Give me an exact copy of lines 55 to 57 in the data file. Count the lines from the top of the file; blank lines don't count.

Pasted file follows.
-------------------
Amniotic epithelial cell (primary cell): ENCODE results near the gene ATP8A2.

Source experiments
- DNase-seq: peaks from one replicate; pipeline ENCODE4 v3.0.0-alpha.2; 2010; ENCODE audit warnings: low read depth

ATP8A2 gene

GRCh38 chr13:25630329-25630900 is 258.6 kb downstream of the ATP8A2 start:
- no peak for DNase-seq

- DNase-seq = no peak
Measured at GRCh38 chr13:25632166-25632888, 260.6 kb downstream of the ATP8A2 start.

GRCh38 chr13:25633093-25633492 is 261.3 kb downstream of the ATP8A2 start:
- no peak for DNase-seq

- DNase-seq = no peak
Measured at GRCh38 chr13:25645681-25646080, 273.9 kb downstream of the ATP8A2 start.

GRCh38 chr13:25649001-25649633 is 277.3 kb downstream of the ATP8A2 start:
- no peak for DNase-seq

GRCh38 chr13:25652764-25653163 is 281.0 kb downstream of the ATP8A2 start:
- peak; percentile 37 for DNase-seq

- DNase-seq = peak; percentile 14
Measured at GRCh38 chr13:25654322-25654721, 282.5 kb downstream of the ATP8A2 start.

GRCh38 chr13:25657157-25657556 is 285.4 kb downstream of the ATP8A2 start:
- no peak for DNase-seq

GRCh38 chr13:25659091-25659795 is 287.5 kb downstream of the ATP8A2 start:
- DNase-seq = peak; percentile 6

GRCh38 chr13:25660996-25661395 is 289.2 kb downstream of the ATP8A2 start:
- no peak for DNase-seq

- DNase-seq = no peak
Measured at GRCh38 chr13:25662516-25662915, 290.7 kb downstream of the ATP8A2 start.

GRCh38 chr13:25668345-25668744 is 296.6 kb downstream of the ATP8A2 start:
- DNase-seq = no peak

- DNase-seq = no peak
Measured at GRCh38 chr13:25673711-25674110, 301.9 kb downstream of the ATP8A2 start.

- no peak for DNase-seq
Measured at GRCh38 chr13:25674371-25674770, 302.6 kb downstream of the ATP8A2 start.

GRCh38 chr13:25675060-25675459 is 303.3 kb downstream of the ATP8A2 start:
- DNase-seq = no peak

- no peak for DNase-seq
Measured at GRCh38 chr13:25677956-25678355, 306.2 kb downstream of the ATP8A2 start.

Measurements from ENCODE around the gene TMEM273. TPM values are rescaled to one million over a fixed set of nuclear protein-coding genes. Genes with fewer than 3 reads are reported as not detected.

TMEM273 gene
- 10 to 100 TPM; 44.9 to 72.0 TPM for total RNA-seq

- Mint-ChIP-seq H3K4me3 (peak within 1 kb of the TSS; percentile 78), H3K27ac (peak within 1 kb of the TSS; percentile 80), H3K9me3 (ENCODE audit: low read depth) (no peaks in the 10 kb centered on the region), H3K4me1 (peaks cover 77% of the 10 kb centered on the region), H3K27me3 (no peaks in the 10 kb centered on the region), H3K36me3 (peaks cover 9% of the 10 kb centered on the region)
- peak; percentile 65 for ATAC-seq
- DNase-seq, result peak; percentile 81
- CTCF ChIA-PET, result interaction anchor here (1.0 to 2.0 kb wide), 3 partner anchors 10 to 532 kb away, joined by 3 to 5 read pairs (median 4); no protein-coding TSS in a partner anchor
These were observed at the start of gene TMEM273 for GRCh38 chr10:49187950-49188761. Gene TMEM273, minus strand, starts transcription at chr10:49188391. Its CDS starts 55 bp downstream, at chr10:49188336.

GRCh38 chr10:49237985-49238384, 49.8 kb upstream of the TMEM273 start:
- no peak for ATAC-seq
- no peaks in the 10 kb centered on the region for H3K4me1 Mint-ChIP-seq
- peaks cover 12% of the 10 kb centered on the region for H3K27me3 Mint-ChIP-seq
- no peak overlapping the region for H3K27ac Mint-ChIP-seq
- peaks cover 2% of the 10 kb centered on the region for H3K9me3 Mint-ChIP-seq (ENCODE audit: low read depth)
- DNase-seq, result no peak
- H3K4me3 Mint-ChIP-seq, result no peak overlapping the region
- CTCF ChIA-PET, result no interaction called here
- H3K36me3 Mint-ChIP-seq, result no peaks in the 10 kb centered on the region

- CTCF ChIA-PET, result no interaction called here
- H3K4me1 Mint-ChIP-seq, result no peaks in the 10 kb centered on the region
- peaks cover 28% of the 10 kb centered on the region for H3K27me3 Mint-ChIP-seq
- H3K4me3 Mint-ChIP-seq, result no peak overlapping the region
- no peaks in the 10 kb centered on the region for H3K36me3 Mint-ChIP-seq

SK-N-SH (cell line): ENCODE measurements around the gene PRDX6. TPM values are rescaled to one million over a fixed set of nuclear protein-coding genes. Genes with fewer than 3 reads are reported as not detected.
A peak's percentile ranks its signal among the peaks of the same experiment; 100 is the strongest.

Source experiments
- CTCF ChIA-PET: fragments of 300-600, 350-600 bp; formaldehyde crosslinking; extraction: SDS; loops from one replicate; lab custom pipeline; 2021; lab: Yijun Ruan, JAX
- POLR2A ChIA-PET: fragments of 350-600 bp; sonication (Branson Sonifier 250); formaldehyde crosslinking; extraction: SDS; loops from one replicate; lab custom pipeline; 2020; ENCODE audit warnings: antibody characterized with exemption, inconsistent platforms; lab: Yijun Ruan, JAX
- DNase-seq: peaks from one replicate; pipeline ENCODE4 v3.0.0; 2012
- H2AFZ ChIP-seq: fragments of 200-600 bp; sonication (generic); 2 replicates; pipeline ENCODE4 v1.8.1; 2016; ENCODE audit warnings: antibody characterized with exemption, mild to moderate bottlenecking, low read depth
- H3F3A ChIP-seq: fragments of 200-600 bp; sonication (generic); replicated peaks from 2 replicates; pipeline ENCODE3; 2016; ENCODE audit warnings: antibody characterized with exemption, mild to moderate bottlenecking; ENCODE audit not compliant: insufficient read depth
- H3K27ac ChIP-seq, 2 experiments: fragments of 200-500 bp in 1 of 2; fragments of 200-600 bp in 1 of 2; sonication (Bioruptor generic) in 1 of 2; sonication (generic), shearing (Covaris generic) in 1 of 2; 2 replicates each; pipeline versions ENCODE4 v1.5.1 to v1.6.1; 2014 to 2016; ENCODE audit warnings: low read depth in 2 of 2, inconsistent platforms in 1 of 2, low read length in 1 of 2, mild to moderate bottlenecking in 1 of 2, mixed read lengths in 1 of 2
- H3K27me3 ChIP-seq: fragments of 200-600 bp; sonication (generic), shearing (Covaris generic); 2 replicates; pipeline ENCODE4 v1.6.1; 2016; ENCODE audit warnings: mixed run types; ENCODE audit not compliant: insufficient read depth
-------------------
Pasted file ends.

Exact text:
- CTCF ChIA-PET, result no interaction called here
- H3K4me1 Mint-ChIP-seq, result no peaks in the 10 kb centered on the region
- peaks cover 28% of the 10 kb centered on the region for H3K27me3 Mint-ChIP-seq